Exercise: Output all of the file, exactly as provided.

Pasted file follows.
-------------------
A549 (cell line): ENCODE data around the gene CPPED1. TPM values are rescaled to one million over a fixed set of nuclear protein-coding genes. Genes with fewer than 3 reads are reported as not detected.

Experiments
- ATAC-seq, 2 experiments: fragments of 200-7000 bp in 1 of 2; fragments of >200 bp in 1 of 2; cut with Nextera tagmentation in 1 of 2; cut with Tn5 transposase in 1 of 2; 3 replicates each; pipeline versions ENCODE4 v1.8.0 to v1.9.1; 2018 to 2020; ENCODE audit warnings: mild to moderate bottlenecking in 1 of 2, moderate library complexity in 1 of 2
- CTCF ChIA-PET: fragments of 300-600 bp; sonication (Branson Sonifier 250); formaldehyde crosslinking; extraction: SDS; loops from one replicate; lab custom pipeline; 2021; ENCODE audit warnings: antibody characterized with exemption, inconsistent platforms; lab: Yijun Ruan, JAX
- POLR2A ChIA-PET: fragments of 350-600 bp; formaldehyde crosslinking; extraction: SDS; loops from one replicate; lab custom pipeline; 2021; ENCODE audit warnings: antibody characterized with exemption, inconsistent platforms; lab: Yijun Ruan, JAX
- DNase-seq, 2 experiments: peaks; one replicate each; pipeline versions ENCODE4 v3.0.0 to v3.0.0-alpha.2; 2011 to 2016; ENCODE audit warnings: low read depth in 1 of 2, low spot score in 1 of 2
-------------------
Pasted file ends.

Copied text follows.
A549 (cell line): ENCODE data around the gene CPPED1. TPM values are rescaled to one million over a fixed set of nuclear protein-coding genes. Genes with fewer than 3 reads are reported as not detected.

Experiments
- ATAC-seq, 2 experiments: fragments of 200-7000 bp in 1 of 2; fragments of >200 bp in 1 of 2; cut with Nextera tagmentation in 1 of 2; cut with Tn5 transposase in 1 of 2; 3 replicates each; pipeline versions ENCODE4 v1.8.0 to v1.9.1; 2018 to 2020; ENCODE audit warnings: mild to moderate bottlenecking in 1 of 2, moderate library complexity in 1 of 2
- CTCF ChIA-PET: fragments of 300-600 bp; sonication (Branson Sonifier 250); formaldehyde crosslinking; extraction: SDS; loops from one replicate; lab custom pipeline; 2021; ENCODE audit warnings: antibody characterized with exemption, inconsistent platforms; lab: Yijun Ruan, JAX
- POLR2A ChIA-PET: fragments of 350-600 bp; formaldehyde crosslinking; extraction: SDS; loops from one replicate; lab custom pipeline; 2021; ENCODE audit warnings: antibody characterized with exemption, inconsistent platforms; lab: Yijun Ruan, JAX
- DNase-seq, 2 experiments: peaks; one replicate each; pipeline versions ENCODE4 v3.0.0 to v3.0.0-alpha.2; 2011 to 2016; ENCODE audit warnings: low read depth in 1 of 2, low spot score in 1 of 2